One of the legal tactics that has been in fashion for some years now, among those who do battle in that emotional war zone known as child custody disputes, is for one divorcing parent to bring allegations of child molestation against the other. In some cases, of course, real molestation has occurred, and the custody issue properly centers on protecting children from an abusive parent. But once the general issue of sexual abuse of children blossomed into a form of national hysteria, accusations of molestation began to show up in divorce courts not only in cases of actual abuse, but also in situations where one angry parent misinterpreted normal physical expression of affection of the other parent toward the child. In many circumstances, the accusation of what has come to be known as "bad touch" is brought by parents who know full well that nothing of the kind ever occurred, as a ploy to intimidate the other partner into a custody or financial settlement.
This vicious little game originally was a tactic used by divorcing women against men, but its use has broadened now and, even though men in divorce situations are certainly more vulnerable around this issue than women, mothers are increasingly being falsely accused of touching their children in abusive ways as well.
These are the kinds of accusations spouses make against each other when the venom of divorce flows. People are not at their best in those times. What started out as a legal anomaly has developed into nothing less than a divorce law fad. The fad has become widely publicized and thus part of the culture we call Everyday Life in the Nineties. And you'd better believe that once the threat of someday being accused of improper touch is known to be part of The Way Things Are, parents change their behavior -- consciously and unconsciously -- to protect themselves from ever having to deal with such a possibility or the possibility of being forcibly separated from their children.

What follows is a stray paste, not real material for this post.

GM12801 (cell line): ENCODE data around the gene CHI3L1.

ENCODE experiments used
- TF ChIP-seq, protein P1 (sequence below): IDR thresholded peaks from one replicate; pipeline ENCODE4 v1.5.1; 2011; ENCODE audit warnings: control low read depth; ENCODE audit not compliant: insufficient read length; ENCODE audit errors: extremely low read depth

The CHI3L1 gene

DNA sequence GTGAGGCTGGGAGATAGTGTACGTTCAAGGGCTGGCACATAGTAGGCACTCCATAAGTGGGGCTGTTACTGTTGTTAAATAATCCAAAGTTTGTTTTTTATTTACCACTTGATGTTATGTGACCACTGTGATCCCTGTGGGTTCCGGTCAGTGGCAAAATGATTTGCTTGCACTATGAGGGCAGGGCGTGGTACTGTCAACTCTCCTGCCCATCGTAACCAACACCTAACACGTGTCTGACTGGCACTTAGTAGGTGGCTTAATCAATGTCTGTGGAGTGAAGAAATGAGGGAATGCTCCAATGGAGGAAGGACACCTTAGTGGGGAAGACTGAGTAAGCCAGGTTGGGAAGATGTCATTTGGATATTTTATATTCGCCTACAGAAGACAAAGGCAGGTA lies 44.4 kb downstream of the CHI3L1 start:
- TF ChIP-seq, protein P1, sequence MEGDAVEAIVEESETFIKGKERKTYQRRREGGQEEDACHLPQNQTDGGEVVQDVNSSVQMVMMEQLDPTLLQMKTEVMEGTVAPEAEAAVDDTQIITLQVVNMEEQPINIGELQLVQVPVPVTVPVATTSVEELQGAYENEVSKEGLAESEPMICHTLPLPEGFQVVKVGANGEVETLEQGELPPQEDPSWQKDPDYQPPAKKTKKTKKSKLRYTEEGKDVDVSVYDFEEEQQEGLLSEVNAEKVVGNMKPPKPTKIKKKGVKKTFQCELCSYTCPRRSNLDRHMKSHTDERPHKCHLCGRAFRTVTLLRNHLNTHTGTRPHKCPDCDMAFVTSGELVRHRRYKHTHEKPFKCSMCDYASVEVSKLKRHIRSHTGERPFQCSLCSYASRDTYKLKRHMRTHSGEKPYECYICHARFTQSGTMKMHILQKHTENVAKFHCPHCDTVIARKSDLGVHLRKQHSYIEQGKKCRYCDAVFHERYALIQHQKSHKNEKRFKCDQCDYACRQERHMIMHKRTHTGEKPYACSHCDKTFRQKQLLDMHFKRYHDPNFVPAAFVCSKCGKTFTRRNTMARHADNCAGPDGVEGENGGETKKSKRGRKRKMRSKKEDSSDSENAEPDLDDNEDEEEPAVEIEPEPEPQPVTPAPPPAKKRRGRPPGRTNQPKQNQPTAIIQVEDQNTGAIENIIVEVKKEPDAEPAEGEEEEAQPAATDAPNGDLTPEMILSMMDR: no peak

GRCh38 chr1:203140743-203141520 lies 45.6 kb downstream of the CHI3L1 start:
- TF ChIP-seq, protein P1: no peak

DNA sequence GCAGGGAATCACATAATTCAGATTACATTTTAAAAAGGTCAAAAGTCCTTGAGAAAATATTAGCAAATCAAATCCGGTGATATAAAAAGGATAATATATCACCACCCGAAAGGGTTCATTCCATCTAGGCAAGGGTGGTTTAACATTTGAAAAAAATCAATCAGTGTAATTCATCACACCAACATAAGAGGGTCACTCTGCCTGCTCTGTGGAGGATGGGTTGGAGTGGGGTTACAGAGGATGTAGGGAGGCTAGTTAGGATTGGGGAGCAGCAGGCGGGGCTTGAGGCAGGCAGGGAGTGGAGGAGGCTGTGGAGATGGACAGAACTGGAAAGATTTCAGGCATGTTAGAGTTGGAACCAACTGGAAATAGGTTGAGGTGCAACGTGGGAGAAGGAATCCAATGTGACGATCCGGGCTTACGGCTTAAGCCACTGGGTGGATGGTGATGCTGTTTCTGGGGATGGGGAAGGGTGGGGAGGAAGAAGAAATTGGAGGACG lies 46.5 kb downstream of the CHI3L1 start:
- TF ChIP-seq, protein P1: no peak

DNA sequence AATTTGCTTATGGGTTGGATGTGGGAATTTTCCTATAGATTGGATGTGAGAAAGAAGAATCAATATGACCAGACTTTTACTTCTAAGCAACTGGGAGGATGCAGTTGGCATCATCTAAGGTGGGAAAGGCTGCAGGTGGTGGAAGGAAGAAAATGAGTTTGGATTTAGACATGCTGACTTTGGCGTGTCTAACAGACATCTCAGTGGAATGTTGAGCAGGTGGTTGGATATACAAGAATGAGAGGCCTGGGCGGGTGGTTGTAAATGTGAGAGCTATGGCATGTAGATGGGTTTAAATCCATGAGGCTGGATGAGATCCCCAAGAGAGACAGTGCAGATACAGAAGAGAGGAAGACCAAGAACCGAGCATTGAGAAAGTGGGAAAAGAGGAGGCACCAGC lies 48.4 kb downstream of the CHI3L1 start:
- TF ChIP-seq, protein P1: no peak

We are living in a time when parents are being taught to be afraid of touching their children, and not only in relation to potential divorce litigation. The specter of potential child abuse is so prevalent in the culture that it now haunts every physically affectionate, friendly, loving (and therefore somewhat intimate) contact between any adult and any child at any time. Parents -- not to mention relatives and friends -- are learning to be suspicious of their most natural, wholesome, wonderful, and essential desire to have free, loving, spontaneous, physical contact with the children in their lives. If I scoop my daughter up into my arms and hug her close, or roll around with my son in the grass, or in bed on a Sunday morning -- particularly if I feel warm and good contacting my child body to body -- maybe I'm being inappropriate, harmful, unintentionally -- um, ah -- sexual.
In 1975, well before the current wave of touch-phobia swept into the national consciousness, respected therapist and author Lonnie Barbach warned parents not to physically distance themselves from their children. Here's what she wrote:
"Physical contact is essential for children. Studies show that children in orphanages who received adequate nourishment but were not held, cuddled, kissed, and caressed would often become ill. But in our culture it is frequently customary to discontinue physical contact as the child grows older, especially with sons. Then after marriage, miraculously, people who have been denied physical contact for years are supposed to be able to respond physically and emotionally without inhibitions -- which was natural for them as children, but was trained out of them as they grew older."